No person “deserves” a life of complete ease, no more than any person deserves a life of pain or struggle!
Some people seem luckier in general than others, but if we are honest we acknowledge that we all have unfortunate moments (or years), disappointments, and losses. Some people seem to lack so much in terms of resources but have a great deal of peace and love in their lives. Certainly most movies and television shows depict low-income people having hard lives and being the outlier and wealthy people having (generally) easy lives as well as being normative – and so our children and young adults aspire to a standard of living that is not, strictly speaking, normal; a standard that would be unsustainable if everyone on earth attained it as well as not necessarily a significant contributor to actual happiness. (see footnote 1)
So why then, is it considered in poor taste to acknowledge one’s difficulties? In some cultures one doesn’t mention what is going well (boasting being in poor taste); in the U.S. it seems that we are expected to seem to be doing well even when we aren’t. Perhaps we are afraid that if others know we aren’t “blessed” it makes us bad people?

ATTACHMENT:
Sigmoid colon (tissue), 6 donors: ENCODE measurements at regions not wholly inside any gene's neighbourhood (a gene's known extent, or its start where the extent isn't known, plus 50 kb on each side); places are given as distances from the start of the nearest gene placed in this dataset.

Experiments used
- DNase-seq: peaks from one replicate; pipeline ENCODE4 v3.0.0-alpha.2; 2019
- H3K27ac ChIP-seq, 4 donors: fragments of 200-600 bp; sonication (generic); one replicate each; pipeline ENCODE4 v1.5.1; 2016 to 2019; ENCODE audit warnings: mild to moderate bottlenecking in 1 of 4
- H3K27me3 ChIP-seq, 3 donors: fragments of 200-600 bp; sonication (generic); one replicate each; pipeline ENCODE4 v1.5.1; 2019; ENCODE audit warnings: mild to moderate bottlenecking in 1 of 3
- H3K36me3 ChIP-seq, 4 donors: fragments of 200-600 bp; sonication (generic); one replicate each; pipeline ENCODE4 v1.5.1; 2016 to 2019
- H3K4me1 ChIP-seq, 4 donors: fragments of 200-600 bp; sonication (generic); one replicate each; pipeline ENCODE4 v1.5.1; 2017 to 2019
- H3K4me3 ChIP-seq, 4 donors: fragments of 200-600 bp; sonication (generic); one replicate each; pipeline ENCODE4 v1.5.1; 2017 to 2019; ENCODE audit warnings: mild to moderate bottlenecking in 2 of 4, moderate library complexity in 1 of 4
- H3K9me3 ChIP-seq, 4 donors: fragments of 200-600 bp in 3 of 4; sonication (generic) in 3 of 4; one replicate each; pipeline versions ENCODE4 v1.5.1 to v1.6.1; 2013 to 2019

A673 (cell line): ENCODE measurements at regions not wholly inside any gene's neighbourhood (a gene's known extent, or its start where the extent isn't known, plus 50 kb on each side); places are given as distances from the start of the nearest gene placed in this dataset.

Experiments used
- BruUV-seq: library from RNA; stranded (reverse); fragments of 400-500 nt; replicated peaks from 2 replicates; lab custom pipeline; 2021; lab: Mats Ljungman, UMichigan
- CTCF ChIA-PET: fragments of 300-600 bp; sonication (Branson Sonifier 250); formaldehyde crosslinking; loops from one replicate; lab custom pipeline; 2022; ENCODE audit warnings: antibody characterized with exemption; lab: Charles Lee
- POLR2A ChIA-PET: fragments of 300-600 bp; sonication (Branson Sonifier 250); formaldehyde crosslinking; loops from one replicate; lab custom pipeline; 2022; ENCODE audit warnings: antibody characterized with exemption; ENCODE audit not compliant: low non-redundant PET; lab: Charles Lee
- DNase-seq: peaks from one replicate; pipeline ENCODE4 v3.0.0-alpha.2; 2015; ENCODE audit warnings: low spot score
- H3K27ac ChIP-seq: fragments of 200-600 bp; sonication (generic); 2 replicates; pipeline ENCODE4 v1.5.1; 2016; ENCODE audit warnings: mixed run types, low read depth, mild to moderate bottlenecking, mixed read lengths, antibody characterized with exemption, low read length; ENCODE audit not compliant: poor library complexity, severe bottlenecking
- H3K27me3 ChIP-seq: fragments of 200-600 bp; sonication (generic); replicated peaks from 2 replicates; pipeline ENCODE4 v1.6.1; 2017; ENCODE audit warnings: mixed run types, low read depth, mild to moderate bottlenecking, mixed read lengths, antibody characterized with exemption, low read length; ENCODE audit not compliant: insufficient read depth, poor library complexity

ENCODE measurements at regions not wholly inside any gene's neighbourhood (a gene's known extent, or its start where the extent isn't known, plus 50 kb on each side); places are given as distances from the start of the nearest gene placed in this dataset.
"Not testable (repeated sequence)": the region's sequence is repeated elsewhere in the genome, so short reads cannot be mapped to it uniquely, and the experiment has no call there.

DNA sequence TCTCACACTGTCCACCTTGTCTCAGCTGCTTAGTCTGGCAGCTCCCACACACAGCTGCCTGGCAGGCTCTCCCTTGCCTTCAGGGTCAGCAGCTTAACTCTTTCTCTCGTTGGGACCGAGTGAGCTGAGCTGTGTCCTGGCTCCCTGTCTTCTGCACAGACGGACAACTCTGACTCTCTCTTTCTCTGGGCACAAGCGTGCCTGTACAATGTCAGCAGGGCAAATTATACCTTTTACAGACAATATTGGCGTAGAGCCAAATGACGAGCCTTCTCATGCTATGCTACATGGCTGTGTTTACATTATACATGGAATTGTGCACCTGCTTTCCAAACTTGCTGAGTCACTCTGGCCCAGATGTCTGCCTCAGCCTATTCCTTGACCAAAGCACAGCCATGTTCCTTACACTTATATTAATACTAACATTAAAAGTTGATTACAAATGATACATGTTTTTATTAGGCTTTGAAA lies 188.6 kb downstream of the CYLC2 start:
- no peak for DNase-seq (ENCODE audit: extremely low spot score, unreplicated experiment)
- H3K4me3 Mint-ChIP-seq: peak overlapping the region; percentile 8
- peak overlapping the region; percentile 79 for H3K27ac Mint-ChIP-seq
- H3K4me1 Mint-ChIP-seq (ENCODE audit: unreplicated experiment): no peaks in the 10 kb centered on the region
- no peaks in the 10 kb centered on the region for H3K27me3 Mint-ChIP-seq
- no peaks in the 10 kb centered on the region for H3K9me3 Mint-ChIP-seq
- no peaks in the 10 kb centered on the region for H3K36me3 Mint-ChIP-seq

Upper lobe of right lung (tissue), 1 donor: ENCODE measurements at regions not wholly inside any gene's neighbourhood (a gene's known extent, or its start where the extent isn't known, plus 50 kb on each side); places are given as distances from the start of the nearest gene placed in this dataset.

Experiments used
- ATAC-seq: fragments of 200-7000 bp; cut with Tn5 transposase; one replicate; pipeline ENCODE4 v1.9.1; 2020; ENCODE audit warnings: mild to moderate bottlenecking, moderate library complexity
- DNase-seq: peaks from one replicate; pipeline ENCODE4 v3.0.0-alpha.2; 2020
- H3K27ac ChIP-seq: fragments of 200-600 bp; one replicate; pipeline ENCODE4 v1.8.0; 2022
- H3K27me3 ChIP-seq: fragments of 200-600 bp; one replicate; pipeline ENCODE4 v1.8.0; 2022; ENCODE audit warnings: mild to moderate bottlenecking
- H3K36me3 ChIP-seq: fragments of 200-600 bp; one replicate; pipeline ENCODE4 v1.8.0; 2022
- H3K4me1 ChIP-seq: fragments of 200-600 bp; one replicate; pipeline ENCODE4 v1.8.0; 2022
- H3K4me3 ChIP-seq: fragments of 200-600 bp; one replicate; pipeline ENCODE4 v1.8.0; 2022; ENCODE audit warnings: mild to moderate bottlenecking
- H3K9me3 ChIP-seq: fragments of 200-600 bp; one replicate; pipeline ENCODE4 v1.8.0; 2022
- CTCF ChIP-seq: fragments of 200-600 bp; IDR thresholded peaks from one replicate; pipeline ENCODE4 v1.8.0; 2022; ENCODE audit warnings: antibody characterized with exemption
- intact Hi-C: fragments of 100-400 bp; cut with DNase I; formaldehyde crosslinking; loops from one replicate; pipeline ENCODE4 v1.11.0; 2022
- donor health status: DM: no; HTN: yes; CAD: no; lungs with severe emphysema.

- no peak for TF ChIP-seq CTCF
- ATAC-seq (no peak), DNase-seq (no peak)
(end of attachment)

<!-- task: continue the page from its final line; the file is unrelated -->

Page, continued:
This would be a holdover from some ancient “heresies” (beliefs that run contrary to conventional/mainstream religious teachings) that re-emerge in western Christianity periodically. One such belief is the idea that when one believes correctly, or worships correctly, or acts correctly that life on earth becomes easy (the idea of wealth being a sign of righteousness), leading to the idea that somehow a person who is well off (financially, or in health, or …) is more worthy than a person who barely scrapes by. The obverse of that particular coin is that the poor somehow do not think/pray/act appropriately and thereby bring on their own misery. This belief has been used for at least a thousand years to justify policies that favor the wealthy and gradually take more and more away from the (undeserving) poor. One could, if one wished to counter that belief: simply mention the story of the widow’s mite… or Job… or any of a number of other tales from the Tanakh and the Christian Bible.